When the debate turned to the 28-nation NATO alliance — what Clinton called the longest military alliance in the history of the world — Trump was initially critical: “…Many of them aren’t paying their fair share…we’re defending them, and they should at least be paying us what they’re supposed to be paying by treaty and contract.”
“Just to go down the list,” Trump said later, “we defend Japan, we defend Germany, we defend South Korea, we defend Saudi Arabia, we defend countries. They do not pay us. But they should be paying us, because we are providing tremendous service and we’re losing a fortune. That’s why we’re losing — we’re losing — we lose on everything…We’re a country that owes $20 trillion. They have to help us out.”
Trump went on to repeat something he said he feels strongly about: “NATO could be obsolete, because…they do not focus on terror…I’m all for NATO. But I said they have to focus on terror.”
According to the New York Times, Trump was correct in asserting that many NATO countries do not contribute their full share to NATO — a complaint that Mr. Obama and a former secretary of defense, Robert Gates, have also voiced. But he was wrong about NATO failing to fight terrorism. NATO was in Afghanistan starting in 2003 — part of the battle against Al Qaeda.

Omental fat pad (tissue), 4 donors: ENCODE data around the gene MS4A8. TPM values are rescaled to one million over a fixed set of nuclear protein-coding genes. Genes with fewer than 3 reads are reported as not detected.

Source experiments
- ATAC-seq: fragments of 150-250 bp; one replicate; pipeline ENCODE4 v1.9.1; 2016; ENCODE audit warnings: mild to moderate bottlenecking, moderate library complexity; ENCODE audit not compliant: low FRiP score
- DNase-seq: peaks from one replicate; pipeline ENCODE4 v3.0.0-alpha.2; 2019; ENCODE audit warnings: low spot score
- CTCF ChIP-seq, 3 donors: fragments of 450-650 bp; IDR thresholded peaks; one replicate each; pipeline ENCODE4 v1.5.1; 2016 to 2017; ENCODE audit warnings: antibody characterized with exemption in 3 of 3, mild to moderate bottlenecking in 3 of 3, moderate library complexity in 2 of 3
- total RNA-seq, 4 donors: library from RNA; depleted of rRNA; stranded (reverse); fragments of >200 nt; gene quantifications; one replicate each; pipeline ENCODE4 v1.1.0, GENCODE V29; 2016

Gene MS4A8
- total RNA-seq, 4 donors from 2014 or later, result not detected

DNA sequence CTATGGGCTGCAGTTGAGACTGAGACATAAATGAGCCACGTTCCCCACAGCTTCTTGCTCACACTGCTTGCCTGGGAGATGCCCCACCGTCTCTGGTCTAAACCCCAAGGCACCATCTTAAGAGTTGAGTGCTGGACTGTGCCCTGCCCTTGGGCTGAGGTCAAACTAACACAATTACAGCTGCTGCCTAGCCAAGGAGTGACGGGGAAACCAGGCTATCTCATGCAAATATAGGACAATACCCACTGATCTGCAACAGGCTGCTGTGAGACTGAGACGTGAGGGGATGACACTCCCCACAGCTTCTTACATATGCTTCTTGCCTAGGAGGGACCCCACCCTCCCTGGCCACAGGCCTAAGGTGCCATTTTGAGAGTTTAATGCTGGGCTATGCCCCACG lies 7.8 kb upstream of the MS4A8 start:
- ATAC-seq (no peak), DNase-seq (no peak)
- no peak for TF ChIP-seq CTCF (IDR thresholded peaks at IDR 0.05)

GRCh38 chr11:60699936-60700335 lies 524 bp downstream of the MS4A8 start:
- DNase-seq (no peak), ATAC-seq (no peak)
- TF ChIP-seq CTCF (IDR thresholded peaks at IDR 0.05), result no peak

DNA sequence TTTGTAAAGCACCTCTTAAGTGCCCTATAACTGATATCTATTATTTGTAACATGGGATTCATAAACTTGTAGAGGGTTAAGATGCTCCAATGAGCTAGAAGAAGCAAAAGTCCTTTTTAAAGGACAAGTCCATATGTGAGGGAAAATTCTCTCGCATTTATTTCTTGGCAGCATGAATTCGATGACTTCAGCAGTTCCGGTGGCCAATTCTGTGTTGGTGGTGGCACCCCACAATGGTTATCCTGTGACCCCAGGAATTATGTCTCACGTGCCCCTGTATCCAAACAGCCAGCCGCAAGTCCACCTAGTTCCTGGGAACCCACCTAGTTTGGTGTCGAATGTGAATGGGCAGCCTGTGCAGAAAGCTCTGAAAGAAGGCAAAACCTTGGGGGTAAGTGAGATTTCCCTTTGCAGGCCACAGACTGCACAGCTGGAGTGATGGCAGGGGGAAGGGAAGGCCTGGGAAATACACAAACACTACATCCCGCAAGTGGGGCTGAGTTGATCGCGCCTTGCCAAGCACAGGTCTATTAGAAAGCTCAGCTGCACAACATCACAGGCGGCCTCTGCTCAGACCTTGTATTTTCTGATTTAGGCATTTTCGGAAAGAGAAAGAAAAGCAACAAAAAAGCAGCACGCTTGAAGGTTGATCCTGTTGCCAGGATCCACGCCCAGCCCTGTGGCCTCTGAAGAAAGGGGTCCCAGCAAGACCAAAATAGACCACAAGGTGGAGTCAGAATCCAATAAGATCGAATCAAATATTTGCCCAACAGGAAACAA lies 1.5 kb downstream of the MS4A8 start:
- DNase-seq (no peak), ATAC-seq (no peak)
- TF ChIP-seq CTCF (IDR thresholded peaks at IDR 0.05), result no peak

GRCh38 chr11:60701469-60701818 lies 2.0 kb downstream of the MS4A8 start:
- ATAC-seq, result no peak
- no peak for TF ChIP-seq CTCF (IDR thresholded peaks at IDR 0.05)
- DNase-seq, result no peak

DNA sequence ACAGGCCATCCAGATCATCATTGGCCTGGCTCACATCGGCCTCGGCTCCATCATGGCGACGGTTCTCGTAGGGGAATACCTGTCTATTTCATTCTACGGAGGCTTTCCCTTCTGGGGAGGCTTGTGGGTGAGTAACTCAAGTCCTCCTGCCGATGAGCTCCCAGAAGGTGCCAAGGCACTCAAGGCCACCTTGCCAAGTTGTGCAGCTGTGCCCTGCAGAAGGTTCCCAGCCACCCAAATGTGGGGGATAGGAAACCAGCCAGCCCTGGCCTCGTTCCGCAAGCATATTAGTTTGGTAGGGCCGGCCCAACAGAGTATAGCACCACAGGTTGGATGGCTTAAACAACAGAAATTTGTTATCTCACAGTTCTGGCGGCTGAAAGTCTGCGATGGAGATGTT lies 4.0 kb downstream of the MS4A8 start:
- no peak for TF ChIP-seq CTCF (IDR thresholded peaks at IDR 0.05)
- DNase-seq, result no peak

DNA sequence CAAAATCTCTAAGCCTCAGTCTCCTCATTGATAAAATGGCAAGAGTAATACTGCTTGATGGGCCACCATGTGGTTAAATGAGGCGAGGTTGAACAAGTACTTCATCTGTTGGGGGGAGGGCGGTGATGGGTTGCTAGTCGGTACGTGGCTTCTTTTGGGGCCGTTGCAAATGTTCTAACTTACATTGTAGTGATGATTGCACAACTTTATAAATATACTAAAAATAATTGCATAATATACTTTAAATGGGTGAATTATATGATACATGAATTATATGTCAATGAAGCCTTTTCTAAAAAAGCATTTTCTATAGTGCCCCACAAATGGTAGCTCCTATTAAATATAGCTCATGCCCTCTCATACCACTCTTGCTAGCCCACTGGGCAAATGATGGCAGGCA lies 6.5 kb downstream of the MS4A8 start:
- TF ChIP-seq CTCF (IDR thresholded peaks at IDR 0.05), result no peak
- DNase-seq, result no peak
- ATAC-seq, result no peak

“We pay approximately 73 percent of the cost of NATO. It’s a lot of money to protect other people…Trump is wrong…The United States pays just over 22 percent of the cost of NATO’s spending. Trump is confusing the numbers. President Barack Obama has also urged other NATO member-states to up their defense spending.”
Clinton’s response was aimed at statements by Trump that have alarmed NATO members and other allies. Trump has suggested the U.S. might not respond, for example, if Russia pounced on the Baltic states that are members of NATO unless they were paying their fair share of the alliance.
‘NATO as a military alliance has something called Article 5,” Clinton said Monday night, “and basically it says this: An attack on one is an attack on all. And you know the only time it’s ever been invoked? After 9/11, when the 28 nations of NATO said that they would go to Afghanistan with us to fight terrorism, something that they still are doing by our side.”
She returned to the point about honoring the NATO alliance later: “Words matter when you run for president. And they really matter when you are president. And I want to reassure our allies in Japan and South Korea and elsewhere that we have mutual defense treaties and we will honor them. It is essential that America’s word be good. And so I know that this campaign has caused some questioning and worries on the part of many leaders across the globe. I’ve talked with a number of them. But I want to — on behalf of myself, and I think on behalf of a majority of the American people, say that, you know, our word is good.”
National security issues are expected to be an even bigger focus in the next presidential debate scheduled for Sunday, Oct. 9, moderated by Martha Raddatz and Anderson Cooper.